0

I'm trying to remember a word I once knew. 

What is the word that recognizes how society goes from, first, totally not accepting something to, second, having it become in the realm of possibility as something to consider to, third, having it accepted by the majority?

For example, 30 years ago gay marriage wasn't really even on the radar. Then, it became something that was controversial, but still not accepted by most. Finally, it became accepted by the majority.

There is some word or concept or theory the definition of which is how society gradually and in steps moves to accept an idea that was once beyond even consideration.  I cannot think of this word, but I know it exists. 

6
  • For certain norms, habituation, as used in psychology, may be at play. "Some of my best friends are ..."
    – DjinTonic
    Commented Mar 19, 2022 at 1:49
  • Smoking in our culture is an example. I would call it glacial socialization. It's slow but inevitable. Commented Mar 19, 2022 at 2:30
  • I'm made to think of the Overton window, but that doesn't inherently involve change.
    – user570286
    Commented Mar 19, 2022 at 2:47
  • Thank you, user570286. The Overton window is what I was trying to remember. Much appreciated. Commented Mar 19, 2022 at 2:54
  • The PO asks for a term relating to a move to acceptance but seems happy with a term covering a move either way. The question needs editing to make the approved answer appropriate to it.
    – Anton
    Commented Mar 27, 2022 at 7:37

2 Answers 2

2

I'm made to think of the Overton window, but that doesn't inherently involve change.

I originally posted this as a comment because I didn't think it was a satisfactory answer, but apparently "Overton window" is indeed the term that the asker was trying to remember, so I am adding this as a formal answer.

The linked Wikipedia article says (bold emphasis mine):

The Overton window is the range of policies politically acceptable to the mainstream population at a given time.[1] It is also known as the window of discourse.

The term is named after American policy analyst Joseph Overton, who stated that an idea's political viability depends mainly on whether it falls within this range, rather than on politicians' individual preferences.[2][3] According to Overton, the window frames the range of policies that a politician can recommend without appearing too extreme to gain or keep public office given the climate of public opinion at that time.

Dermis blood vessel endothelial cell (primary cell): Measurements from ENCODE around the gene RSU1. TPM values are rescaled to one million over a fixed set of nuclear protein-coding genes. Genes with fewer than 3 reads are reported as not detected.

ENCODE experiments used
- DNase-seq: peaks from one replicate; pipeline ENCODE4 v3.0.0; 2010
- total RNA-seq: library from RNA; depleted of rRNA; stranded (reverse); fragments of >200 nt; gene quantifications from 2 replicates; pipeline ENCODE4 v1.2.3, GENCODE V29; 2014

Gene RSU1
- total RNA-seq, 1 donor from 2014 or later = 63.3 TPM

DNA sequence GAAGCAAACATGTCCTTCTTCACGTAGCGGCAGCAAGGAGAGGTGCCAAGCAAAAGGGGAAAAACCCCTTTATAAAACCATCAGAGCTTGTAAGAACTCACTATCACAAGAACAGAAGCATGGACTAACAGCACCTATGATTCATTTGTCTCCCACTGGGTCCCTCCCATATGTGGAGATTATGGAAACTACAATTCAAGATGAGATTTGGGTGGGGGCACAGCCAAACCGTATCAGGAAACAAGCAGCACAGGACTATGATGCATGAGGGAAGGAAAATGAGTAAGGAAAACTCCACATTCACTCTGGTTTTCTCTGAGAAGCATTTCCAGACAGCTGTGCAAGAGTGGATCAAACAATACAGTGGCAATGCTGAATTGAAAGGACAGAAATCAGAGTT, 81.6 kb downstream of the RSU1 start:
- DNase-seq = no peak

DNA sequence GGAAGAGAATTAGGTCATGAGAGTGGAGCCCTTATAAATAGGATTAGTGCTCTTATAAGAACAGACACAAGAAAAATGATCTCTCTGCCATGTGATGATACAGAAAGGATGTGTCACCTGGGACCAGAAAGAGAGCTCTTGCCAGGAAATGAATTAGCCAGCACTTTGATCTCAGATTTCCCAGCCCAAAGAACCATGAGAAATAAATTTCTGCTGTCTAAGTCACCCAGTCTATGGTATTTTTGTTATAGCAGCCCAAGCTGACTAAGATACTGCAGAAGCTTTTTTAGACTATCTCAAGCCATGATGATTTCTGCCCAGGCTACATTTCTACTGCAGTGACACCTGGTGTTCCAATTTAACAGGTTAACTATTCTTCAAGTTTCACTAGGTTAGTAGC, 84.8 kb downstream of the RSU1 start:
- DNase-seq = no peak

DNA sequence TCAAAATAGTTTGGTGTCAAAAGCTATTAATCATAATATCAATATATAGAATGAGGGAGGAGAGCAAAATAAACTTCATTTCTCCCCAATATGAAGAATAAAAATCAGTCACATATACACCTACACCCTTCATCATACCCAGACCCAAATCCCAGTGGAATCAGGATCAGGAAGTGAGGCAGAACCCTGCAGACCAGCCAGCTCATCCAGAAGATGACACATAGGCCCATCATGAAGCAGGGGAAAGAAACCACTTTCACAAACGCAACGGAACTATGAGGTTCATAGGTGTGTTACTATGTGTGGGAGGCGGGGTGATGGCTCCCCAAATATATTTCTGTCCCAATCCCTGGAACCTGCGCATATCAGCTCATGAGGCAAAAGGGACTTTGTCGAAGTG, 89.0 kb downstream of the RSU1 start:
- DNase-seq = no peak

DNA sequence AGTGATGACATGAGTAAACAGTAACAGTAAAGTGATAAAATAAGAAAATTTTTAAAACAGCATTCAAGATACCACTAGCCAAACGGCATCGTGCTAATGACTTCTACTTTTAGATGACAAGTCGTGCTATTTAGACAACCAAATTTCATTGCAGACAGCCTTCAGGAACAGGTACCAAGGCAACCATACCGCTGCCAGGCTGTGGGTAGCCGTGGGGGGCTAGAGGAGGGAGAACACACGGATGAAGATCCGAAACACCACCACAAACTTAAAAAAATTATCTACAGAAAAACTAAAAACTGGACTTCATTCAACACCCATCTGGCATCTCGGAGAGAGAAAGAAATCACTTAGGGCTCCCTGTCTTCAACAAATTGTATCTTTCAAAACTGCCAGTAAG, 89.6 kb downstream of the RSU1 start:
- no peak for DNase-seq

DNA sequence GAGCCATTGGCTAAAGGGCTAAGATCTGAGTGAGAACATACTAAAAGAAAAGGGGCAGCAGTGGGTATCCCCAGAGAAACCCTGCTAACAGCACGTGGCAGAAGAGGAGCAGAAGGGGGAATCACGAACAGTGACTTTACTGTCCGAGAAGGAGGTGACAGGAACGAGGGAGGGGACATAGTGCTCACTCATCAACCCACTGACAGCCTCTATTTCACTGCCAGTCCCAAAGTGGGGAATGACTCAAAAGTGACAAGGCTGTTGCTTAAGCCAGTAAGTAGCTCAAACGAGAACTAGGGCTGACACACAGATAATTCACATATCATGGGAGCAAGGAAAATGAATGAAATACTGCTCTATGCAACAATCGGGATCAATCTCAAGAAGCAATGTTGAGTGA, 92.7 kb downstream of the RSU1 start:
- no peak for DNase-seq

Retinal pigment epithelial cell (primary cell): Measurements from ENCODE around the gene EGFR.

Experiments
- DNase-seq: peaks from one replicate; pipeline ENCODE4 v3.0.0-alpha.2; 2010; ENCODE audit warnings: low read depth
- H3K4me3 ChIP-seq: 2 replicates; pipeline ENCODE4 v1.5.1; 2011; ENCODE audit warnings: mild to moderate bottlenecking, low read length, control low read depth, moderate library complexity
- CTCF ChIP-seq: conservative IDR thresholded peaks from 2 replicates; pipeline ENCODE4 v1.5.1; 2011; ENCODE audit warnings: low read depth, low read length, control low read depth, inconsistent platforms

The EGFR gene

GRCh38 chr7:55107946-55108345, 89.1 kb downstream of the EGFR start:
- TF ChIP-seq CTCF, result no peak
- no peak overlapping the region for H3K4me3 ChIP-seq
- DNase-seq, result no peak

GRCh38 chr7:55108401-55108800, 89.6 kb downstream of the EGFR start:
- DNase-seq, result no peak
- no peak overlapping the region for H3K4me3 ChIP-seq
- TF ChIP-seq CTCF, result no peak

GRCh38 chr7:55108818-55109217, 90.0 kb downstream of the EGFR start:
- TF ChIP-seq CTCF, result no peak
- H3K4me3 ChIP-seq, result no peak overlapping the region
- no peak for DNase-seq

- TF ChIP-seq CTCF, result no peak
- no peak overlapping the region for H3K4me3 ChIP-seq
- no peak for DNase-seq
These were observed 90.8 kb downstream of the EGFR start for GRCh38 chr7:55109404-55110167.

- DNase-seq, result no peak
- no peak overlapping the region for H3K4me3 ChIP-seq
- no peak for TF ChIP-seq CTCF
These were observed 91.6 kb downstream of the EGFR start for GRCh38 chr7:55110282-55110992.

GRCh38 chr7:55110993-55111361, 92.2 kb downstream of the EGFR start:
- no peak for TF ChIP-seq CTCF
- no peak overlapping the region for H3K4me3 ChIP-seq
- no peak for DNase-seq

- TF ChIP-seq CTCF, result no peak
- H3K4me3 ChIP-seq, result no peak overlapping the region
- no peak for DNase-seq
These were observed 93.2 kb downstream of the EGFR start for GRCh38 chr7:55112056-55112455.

[...]

Overton described a spectrum from "more free" to "less free" with regard to government intervention, oriented vertically on an axis, to avoid comparison with the left/right political spectrum.[8] As the spectrum moves or expands, an idea at a given location may become more or less politically acceptable. After Overton's death, his Mackinac Center for Public Policy colleague Joseph Lehman further developed the idea and named it after Overton.[9]

[...]

— "Overton window," Wikipedia, The Free Encyclopedia, https://en.wikipedia.org/w/index.php?title=Overton_window&oldid=1077856689, copied under CC BY-SA 3.0 licence

2
  • While it's unlikely Wikipedia will disappear, the entry could be vandalised. Please make your answer complete in itself, and without the meta information of why you added this answer (as it's irrelevant to "Overton window")
    – Andrew Leach
    Commented Mar 19, 2022 at 8:07
  • OP asks about gradual but stepped change; the relevant quote from the article you cite is possibly 'shifting the Overton window' (acknowledging deliberate nudges). But hardly a correct answer for a SWR. Commented Mar 19, 2022 at 12:57
-1

Sounds like the nature of man; progressive, towards an idea that was once not accepted by many. Progressive is the word I would use. Example a) flying to the moon is something that was once not conceivable. For instance, flying to the moon in the medieval ages was less a reasonable thought. Only in due time has mankind made inventions that brought us closer to this possibility. From the dark ages we transversed into the renaissance and rebirth era, then into the industrial revolution and in the last 100 years we have made our greatest strides toward technological advancements. Orbiting Saturn, and understanding the makeup of blackholes was not even a thought in the Middle Ages as no one knew they existed.

1
  • 1
    As it’s currently written, your answer is unclear. Please edit to add additional details that will help others understand how this addresses the question asked. You can find more information on how to write good answers in the help center.
    – Community Bot
    Commented Mar 19, 2022 at 19:53

Not the answer you're looking for? Browse other questions tagged or ask your own question.